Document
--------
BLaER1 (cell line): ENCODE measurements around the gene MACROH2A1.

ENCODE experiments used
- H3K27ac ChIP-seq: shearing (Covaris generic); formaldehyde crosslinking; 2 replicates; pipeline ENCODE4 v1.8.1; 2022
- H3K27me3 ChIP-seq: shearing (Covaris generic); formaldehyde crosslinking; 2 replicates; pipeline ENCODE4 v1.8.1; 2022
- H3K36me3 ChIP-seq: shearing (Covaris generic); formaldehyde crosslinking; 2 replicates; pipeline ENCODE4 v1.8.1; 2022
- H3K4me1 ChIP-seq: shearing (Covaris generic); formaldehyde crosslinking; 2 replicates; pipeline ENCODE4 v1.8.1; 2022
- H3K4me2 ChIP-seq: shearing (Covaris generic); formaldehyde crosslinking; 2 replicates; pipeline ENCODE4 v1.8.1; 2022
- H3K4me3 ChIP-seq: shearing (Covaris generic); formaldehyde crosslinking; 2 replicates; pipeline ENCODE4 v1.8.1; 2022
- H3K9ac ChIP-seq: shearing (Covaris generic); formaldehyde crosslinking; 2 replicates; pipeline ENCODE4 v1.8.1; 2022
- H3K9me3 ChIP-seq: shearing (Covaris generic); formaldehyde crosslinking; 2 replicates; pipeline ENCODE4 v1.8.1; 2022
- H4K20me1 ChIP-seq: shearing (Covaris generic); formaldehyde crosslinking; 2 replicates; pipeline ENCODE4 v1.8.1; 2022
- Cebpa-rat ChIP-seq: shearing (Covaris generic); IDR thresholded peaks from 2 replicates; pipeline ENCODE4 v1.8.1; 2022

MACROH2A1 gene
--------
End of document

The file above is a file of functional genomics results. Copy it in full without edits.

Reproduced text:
BLaER1 (cell line): ENCODE measurements around the gene MACROH2A1.

ENCODE experiments used
- H3K27ac ChIP-seq: shearing (Covaris generic); formaldehyde crosslinking; 2 replicates; pipeline ENCODE4 v1.8.1; 2022
- H3K27me3 ChIP-seq: shearing (Covaris generic); formaldehyde crosslinking; 2 replicates; pipeline ENCODE4 v1.8.1; 2022
- H3K36me3 ChIP-seq: shearing (Covaris generic); formaldehyde crosslinking; 2 replicates; pipeline ENCODE4 v1.8.1; 2022
- H3K4me1 ChIP-seq: shearing (Covaris generic); formaldehyde crosslinking; 2 replicates; pipeline ENCODE4 v1.8.1; 2022
- H3K4me2 ChIP-seq: shearing (Covaris generic); formaldehyde crosslinking; 2 replicates; pipeline ENCODE4 v1.8.1; 2022
- H3K4me3 ChIP-seq: shearing (Covaris generic); formaldehyde crosslinking; 2 replicates; pipeline ENCODE4 v1.8.1; 2022
- H3K9ac ChIP-seq: shearing (Covaris generic); formaldehyde crosslinking; 2 replicates; pipeline ENCODE4 v1.8.1; 2022
- H3K9me3 ChIP-seq: shearing (Covaris generic); formaldehyde crosslinking; 2 replicates; pipeline ENCODE4 v1.8.1; 2022
- H4K20me1 ChIP-seq: shearing (Covaris generic); formaldehyde crosslinking; 2 replicates; pipeline ENCODE4 v1.8.1; 2022
- Cebpa-rat ChIP-seq: shearing (Covaris generic); IDR thresholded peaks from 2 replicates; pipeline ENCODE4 v1.8.1; 2022

MACROH2A1 gene